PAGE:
The Petition of Right
The conflict between the king and Parliament escalated. A number of possible alternatives to the Resolutions were debated, but finally Sir Edward Coke made a speech suggesting that the Commons join with the House of Lords and pass their four resolutions as a petition of right (although he was not the first to do so). The idea of a petition of right was an established element of Parliamentary procedure, and in addition, had not been expressly prohibited by Charles. A committee produced a petition containing the same elements as the Resolutions, covering discretionary imprisonment, non-Parliamentary taxation, martial law, and forced billeting.
The Commons accepted the recommendations on May 8, and after a long debate that attempted to accommodate the hostile king, the House of Lords unanimously voted to join with the Commons on the Petition of Right, while passing their own resolution, assuring the king of their loyalty.
Following the acceptance of the Petition by the House of Lords, Charles sent a message to the Commons “forbidding them to meddle with affairs of state,” which produced a furious debate. On June 7, Charles capitulated and accepted the Petition. After setting out a list of individual grievances and statutes that had been broken, the 1628 Petition of Right declares that Englishmen have various “rights and liberties,” and provides that no person should be forced to provide a gift, loan, or tax without an Act of Parliament, that no free individual should be imprisoned or detained unless a cause has been shown, and that soldiers or members of the Royal Navy should not be billeted in private houses without the free consent of the owner. It also restricts the use of martial law except in war or direct rebellion and prohibited the formation of commissions.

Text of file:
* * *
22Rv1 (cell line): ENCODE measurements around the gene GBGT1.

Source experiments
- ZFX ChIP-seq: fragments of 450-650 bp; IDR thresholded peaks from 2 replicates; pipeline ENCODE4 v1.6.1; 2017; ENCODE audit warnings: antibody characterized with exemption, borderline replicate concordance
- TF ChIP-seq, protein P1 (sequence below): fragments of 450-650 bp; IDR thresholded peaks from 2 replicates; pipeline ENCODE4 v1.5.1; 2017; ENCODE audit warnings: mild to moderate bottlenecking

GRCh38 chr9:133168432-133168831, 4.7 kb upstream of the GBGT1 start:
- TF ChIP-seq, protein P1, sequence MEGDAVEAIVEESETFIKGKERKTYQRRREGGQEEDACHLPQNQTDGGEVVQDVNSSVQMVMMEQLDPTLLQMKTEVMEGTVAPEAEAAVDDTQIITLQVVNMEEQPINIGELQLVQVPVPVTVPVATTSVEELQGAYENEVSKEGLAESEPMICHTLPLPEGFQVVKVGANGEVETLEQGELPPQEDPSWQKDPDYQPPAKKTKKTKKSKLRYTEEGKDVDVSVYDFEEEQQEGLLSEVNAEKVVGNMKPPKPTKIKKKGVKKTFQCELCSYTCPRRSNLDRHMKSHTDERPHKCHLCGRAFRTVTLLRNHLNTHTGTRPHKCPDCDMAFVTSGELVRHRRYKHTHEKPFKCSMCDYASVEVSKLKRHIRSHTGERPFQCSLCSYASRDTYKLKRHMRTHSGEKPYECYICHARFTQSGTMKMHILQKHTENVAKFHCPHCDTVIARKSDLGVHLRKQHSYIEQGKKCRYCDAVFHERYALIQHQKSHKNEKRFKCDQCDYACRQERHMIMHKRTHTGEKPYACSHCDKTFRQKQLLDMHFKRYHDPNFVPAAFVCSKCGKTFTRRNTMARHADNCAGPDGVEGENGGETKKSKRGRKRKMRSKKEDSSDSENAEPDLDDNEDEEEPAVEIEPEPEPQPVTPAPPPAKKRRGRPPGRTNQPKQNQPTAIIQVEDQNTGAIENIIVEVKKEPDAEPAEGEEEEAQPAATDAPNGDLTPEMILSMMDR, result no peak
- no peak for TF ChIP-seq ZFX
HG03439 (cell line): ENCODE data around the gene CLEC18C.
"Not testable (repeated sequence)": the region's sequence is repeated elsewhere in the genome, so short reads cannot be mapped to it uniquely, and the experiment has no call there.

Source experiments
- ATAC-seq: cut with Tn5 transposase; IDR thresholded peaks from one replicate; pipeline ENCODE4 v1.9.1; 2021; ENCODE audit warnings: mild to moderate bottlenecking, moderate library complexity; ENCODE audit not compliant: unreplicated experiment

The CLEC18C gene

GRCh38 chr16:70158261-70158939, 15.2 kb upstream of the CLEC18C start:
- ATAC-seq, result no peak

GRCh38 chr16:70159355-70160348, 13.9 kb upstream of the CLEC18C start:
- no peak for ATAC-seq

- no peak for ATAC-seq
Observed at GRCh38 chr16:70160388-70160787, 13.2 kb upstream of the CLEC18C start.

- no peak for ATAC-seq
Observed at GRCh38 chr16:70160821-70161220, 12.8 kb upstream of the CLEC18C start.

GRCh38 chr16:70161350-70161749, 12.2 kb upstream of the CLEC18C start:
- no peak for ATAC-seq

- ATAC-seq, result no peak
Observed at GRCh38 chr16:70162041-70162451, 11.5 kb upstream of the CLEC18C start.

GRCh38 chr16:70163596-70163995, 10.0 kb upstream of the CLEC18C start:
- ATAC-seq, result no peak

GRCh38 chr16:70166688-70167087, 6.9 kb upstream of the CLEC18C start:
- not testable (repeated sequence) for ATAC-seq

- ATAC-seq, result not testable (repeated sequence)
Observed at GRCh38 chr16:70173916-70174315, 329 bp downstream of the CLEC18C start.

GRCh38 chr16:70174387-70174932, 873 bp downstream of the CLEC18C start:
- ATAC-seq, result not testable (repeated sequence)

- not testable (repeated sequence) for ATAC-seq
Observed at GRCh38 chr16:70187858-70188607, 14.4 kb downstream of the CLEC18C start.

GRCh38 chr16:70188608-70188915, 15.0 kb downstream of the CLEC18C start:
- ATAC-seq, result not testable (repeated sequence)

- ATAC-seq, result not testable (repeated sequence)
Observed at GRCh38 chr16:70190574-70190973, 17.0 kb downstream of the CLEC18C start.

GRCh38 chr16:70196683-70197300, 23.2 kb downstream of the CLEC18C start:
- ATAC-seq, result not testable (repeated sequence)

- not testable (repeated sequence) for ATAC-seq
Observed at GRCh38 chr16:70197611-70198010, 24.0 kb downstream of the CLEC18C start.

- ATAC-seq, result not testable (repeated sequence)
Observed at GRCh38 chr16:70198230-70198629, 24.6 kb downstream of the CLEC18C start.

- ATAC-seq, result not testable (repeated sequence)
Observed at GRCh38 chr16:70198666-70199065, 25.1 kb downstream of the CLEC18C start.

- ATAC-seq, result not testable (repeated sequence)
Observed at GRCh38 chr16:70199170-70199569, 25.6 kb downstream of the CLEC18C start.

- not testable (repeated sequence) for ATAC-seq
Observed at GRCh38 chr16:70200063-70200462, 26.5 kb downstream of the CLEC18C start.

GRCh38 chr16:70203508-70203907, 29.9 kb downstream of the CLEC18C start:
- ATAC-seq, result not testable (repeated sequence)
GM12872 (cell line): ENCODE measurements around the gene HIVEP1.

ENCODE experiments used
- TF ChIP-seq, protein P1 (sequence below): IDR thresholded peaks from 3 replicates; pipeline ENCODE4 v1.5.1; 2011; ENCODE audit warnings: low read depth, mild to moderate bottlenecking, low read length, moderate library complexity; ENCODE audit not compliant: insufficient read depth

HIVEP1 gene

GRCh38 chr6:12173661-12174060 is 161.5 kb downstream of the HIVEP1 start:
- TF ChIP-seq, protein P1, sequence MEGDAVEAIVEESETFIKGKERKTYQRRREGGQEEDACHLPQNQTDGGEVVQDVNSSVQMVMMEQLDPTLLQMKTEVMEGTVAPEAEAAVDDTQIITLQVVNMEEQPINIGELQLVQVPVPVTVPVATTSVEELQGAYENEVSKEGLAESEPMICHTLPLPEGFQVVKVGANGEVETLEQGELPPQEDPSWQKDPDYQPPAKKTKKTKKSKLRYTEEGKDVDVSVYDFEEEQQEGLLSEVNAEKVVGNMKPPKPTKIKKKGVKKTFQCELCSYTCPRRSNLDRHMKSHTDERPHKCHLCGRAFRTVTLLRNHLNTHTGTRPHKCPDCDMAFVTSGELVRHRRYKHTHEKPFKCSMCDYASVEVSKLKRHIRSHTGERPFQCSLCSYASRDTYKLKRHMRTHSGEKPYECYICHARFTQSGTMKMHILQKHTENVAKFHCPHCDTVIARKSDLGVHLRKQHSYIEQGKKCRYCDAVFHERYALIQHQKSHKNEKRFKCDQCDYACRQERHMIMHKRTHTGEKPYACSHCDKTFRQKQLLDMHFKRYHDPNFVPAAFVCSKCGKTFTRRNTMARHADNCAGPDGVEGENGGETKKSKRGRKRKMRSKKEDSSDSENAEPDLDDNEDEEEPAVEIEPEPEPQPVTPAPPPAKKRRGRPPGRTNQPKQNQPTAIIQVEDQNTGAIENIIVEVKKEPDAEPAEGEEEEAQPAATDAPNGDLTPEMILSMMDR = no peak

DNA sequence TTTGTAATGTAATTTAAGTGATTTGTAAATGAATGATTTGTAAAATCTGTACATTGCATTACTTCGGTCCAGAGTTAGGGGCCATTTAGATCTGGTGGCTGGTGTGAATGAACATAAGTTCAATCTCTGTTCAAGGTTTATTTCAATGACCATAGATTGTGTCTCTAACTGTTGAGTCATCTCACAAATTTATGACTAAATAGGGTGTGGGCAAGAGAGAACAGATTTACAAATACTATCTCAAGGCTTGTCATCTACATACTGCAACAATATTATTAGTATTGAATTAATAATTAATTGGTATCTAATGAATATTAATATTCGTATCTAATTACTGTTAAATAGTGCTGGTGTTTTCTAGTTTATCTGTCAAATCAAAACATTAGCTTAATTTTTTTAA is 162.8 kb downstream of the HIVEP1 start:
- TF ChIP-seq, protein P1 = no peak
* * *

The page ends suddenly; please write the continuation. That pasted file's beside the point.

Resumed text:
Some historians have argued that the passage of the Petition of Right marks the founding of the United Kingdom’s modern constitutional monarchy. The Petition of Right also marked a substantial cooperative work between individual parliamentarians and between the Commons and Lords, something that had previously been lacking and that in the end led to the formation of political parties.
Within what is now the Commonwealth of Nations, the Petition was also heavily influential. It remains in force in both New Zealand and Australia, as well as the United Kingdom itself. The Petition also profoundly influenced the rights contained by the Constitution of the United States.